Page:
Maternal Obesity Is Associated With Neuropsychiatric Issues in Offspring, According to Israeli Researchers.
Ben-Gurion University of the Negev (BGU) and Soroka University Medical Center researchers have found that maternal obesity can cause neuropsychiatric issues in their offspring in a long-term, pediatric study.
During pregnancy, obesity presents a significant challenge as it is a known risk factor for adverse maternal, fetal and offspring outcomes. Over the long term, obesity during pregnancy which has been studied extensively by BGU researchers — has already been found to be associated with future cardiovascular morbidity, ophthalmic complications, especially diabetic retinopathy and even malignancies such as ovarian and breast cancer in the offspring.
The goal of this research published in the Archives of Gynecology and Obstetrics was to examine the long-term effects of maternal obesity on neuropsychiatric health aspects of the offspring up to age 18.
The retrospective cohort study compared the delivery outcomes of obese versus non-obese mothers. It included 242,342 deliveries between 1991 and 2014 at Soroka hospital, of which 3,290 were children of obese mothers.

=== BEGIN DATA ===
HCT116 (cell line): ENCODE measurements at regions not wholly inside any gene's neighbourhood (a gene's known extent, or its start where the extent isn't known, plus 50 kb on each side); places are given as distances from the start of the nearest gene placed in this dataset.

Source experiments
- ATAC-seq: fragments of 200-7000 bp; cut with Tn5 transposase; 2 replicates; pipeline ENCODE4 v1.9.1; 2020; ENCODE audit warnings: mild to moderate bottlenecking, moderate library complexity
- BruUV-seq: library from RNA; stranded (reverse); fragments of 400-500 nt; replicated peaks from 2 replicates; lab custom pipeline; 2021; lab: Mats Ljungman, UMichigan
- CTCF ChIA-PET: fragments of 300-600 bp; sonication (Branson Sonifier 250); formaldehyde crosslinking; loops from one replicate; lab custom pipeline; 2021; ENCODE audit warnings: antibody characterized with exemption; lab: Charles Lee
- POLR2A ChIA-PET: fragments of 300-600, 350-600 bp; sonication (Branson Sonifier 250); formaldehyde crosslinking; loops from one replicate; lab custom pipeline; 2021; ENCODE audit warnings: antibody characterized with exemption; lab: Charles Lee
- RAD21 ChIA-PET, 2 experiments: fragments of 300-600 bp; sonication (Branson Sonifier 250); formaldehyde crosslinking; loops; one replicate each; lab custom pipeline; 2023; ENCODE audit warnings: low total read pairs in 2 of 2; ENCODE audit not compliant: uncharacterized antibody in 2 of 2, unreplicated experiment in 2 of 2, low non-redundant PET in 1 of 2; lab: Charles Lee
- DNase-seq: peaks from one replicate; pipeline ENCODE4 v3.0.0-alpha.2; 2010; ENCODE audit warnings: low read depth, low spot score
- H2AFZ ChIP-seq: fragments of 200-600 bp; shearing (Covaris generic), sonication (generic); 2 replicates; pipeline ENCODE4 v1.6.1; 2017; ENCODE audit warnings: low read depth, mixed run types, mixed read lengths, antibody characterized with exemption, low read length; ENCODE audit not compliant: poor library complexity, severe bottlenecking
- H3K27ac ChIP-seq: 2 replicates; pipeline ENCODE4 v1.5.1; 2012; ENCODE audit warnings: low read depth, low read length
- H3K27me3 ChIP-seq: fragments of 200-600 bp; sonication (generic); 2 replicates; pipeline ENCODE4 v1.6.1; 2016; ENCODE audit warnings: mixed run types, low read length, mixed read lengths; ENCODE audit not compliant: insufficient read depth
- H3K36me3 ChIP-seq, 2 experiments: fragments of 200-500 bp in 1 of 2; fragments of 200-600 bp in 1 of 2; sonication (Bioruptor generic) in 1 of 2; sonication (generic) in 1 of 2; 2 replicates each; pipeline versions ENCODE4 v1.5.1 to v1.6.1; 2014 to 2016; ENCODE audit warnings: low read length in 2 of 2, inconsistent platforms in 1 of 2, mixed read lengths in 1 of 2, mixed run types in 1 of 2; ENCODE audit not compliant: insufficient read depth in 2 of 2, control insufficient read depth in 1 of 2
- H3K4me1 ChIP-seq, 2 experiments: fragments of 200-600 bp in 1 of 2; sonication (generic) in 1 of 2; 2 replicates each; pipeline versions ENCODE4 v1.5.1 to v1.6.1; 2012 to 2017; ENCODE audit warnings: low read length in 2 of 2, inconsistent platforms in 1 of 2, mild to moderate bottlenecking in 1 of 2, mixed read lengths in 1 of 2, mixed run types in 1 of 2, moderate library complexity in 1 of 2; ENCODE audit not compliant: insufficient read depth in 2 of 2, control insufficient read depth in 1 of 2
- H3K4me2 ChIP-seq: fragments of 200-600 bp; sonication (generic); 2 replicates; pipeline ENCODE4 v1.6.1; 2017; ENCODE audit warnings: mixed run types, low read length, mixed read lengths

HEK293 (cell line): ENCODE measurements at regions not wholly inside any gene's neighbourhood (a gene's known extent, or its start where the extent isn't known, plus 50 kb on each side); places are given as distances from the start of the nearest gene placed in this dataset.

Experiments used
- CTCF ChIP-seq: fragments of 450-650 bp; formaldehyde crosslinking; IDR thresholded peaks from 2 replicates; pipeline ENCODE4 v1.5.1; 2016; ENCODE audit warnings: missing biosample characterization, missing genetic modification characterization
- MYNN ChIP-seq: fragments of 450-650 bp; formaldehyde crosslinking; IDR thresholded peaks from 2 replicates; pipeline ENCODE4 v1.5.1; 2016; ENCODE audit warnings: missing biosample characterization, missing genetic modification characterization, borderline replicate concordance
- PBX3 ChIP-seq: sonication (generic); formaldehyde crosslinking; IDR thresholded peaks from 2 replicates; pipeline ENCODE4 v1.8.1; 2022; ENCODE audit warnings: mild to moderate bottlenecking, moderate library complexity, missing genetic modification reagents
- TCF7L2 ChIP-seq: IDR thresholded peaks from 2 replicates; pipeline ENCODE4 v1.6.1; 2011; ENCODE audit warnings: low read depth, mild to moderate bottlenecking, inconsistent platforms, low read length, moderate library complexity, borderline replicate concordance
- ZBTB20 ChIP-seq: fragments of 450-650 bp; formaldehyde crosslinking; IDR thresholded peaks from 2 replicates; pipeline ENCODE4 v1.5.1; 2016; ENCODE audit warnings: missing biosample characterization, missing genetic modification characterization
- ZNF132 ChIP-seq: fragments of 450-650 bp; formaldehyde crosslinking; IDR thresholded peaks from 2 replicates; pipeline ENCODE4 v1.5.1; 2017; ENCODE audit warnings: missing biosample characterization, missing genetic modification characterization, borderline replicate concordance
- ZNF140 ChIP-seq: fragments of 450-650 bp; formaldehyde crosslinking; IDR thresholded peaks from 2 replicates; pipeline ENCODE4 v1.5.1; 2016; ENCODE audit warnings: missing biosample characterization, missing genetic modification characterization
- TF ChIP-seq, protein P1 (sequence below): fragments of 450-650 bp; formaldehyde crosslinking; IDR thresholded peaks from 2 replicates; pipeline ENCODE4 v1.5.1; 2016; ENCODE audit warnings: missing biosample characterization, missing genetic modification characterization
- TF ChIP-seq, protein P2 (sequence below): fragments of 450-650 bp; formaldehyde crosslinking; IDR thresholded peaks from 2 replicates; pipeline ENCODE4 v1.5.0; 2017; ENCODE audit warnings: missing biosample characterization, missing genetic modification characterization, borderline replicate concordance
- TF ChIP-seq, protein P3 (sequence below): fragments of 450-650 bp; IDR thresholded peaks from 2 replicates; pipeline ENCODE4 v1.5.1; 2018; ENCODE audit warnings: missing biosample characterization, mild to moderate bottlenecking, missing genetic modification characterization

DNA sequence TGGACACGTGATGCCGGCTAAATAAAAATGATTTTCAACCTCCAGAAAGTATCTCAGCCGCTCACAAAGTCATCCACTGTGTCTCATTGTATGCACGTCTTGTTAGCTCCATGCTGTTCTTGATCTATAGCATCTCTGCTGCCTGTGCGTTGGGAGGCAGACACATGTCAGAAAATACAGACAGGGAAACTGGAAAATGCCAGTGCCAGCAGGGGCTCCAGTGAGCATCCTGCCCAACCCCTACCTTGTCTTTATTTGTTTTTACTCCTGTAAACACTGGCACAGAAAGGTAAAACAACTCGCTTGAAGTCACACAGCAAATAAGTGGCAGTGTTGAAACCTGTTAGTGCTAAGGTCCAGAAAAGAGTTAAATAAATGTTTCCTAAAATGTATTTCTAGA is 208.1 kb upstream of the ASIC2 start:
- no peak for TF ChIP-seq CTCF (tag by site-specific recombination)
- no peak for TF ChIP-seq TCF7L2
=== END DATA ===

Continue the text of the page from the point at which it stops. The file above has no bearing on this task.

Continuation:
“We found that compared to children born to non-obese mothers, this group had a higher rate of neuropsychiatric-related hospitalizations, with specific illnesses being more prevalent, including Autism Spectrum Disorders and other psychiatric issues,” says Dr. Eyal Sheiner, director of the Department of Obstetrics and Gynecology at Soroka and vice dean for student affairs at BGU’s Faculty of Health Sciences (FOHS). “It is therefore of great importance to consult, educate and take other measures of intervention to reduce pre-pregnancy obesity.”
The research team also included Zipora Feiga Neuhaus, Gil Gutvirtz, Dr. Daniella Landau, Dr. Gali Priante of Soroka and the FOHS and Dr. Tamar Wainstock, of BGU’s School of Public Health at FOHS.